Monday, February 9, 2015

Belle and Sebastian Hit the Dancefloor

I'll confess that Girls in Peacetime Want to Dance, the latest LP from Belle and Sebastian, is not an album that I've been salivating at the prospect of. I love If You're Feeling Sinister, but that album came out almost a decade TWO DECADES ago, and my limited experience of the band's more recent output had made me apprehensive - the only other B&S album I own is 2003's Dear Catastrophe Waitress, and while that disc has its moments, its decidedly patchier and a lot less amazing overall than Sinister.

As it turns out, though, my doubts concerning Girls in Peacetime were entirely unfounded. It's a big surprise, certainly - I may not be completely familiar with the Belle and Sebastian back catalogue, but I'm reasonably positive that they've never sounded like this before. The twee, semi-orchestral indiefolk with which I tend to associate B&S spends most of this album in the backseat; meanwhile, there's a bigger, synthier, and altogether dancier driver at the wheel.

(I suppose the clue is in the title, isn't it?)

Girls in Peacetime, I'd hazard, is the first Belle and Sebastian album that was written with arenas in mind. It takes things back to the eighties, sonically speaking; this is a trick that worked wonders for Taylor Swift and The Pains of Being Pure at Heart last year, and I'd say it's an equally strong move for Stuart Murdoch and Co. This album reminds me of Futurology by the Manic Street Preachers in that it's a) a more synth-heavy set than we're used to from these guys, and b) a triumphant comeback from a band who seem to have realised that it never hurts to go large.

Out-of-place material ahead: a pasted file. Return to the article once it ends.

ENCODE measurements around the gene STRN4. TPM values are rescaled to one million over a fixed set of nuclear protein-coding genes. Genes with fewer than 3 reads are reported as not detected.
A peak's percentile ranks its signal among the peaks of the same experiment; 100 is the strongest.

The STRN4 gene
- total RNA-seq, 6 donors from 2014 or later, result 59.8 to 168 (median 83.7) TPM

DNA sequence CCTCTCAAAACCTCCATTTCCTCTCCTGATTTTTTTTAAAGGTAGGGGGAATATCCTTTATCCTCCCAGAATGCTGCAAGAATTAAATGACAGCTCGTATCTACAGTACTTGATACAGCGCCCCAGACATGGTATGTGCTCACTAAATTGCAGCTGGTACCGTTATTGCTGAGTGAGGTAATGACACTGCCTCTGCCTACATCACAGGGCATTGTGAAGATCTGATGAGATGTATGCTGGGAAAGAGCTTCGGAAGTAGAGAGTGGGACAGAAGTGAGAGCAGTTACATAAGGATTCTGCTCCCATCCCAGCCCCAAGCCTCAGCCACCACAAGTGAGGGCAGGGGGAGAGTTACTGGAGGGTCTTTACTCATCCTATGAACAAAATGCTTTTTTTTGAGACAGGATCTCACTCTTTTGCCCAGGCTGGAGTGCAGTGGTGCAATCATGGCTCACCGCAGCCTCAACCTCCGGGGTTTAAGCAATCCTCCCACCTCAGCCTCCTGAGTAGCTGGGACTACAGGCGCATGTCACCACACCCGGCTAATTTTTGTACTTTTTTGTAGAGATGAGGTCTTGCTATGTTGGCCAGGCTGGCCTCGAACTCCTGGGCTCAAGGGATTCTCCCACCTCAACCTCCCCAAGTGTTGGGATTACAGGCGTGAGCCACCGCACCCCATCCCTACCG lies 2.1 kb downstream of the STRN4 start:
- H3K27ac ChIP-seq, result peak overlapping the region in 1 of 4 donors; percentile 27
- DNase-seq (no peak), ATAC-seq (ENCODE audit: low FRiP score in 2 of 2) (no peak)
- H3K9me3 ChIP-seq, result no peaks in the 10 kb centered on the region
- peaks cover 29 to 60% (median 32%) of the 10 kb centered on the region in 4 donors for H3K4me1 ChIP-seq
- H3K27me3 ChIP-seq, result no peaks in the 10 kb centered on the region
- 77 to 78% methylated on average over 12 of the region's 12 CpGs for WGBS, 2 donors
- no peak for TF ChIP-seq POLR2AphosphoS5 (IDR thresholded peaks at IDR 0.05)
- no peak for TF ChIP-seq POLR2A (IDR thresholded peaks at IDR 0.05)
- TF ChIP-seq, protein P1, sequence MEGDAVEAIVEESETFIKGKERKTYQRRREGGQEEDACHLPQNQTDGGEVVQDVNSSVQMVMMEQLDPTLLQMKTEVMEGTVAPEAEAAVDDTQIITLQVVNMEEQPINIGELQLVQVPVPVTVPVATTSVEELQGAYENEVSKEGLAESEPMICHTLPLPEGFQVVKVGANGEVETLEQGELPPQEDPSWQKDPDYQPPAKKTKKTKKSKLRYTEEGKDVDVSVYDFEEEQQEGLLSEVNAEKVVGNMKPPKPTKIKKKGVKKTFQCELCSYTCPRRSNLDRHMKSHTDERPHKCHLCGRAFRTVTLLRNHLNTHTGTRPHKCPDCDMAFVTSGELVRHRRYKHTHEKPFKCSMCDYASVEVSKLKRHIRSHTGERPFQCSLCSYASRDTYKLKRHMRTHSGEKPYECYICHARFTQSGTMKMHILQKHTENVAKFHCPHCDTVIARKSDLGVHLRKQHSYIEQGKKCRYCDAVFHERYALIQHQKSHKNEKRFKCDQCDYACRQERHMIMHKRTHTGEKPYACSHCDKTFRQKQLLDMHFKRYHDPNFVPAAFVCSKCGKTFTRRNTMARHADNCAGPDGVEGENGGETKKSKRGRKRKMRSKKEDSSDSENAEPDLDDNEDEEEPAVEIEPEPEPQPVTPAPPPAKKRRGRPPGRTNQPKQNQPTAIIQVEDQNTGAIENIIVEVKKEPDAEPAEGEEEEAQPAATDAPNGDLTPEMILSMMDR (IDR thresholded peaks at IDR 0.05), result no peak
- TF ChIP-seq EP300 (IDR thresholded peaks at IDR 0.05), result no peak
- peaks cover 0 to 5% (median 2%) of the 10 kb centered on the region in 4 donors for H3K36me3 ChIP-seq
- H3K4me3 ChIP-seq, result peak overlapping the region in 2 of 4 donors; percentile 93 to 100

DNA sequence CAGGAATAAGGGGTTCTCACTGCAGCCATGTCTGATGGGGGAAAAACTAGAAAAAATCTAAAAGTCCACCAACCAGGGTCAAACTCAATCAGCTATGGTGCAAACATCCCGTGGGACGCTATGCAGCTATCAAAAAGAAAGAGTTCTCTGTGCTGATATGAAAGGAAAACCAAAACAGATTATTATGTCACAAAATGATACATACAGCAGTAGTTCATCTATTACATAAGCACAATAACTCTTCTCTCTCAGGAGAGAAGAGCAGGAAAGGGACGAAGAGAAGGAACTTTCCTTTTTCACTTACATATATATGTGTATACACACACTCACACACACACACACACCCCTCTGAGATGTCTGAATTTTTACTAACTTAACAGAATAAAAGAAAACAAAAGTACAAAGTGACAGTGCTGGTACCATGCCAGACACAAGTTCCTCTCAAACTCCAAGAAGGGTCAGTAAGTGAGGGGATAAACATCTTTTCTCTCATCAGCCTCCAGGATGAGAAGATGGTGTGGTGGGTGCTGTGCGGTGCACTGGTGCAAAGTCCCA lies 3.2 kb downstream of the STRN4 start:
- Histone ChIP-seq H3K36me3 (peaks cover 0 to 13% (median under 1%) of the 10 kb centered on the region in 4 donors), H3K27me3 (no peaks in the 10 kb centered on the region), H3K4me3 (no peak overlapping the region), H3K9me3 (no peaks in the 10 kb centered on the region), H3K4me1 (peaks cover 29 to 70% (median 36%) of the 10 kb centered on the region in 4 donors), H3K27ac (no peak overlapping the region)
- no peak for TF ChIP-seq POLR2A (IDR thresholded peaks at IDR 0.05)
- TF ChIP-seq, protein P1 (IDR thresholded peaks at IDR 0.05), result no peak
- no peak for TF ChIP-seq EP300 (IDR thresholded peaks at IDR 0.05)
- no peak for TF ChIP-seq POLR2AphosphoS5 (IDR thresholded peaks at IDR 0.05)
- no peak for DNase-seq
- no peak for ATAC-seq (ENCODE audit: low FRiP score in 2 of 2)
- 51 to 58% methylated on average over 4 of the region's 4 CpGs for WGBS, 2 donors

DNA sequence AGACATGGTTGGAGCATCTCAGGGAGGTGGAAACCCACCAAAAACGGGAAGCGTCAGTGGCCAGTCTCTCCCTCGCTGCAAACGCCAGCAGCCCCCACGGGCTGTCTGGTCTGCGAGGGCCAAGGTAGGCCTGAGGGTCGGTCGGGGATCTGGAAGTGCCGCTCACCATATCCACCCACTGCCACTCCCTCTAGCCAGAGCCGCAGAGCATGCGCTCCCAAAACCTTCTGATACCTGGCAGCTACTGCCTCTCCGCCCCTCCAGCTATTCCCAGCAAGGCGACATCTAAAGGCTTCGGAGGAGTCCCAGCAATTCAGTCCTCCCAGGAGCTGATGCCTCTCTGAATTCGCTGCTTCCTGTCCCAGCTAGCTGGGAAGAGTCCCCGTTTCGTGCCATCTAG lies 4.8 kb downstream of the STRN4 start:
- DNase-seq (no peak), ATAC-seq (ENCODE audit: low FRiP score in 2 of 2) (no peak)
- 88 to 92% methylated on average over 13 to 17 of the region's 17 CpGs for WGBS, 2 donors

My favourite track on Girls in Peacetime (bear in mind that I only bought this album on Saturday, so I've only had a couple of listens thus far) is Play for Today, whose brilliance quickly overtook my disappointment at discovering that it wasn't a Cure cover. It's a joyous six-minute dance number that, musically, is somewhere between the Pet Shop Boys and early Magnetic Fields. It also features guest vocals from Dee Dee Penny (lead singer of the Dum Dum Girls), which is great.

But the best thing about Play for Today is its willingness to get into a groove and enjoy itself for as long as it does. Wrapped Up in Books is the best track on Dear Catastrophe Waitress for a similar reason; it's happy just to lean on that krautrockin' bassline for a while and build all these other blocks around it, rather than faffing about with different sections and intricate arrangements like that album's less engaging moments.

Girls in Peacetime Want to Dance is an unexpected treat. Listen to it now if you've haven't already.

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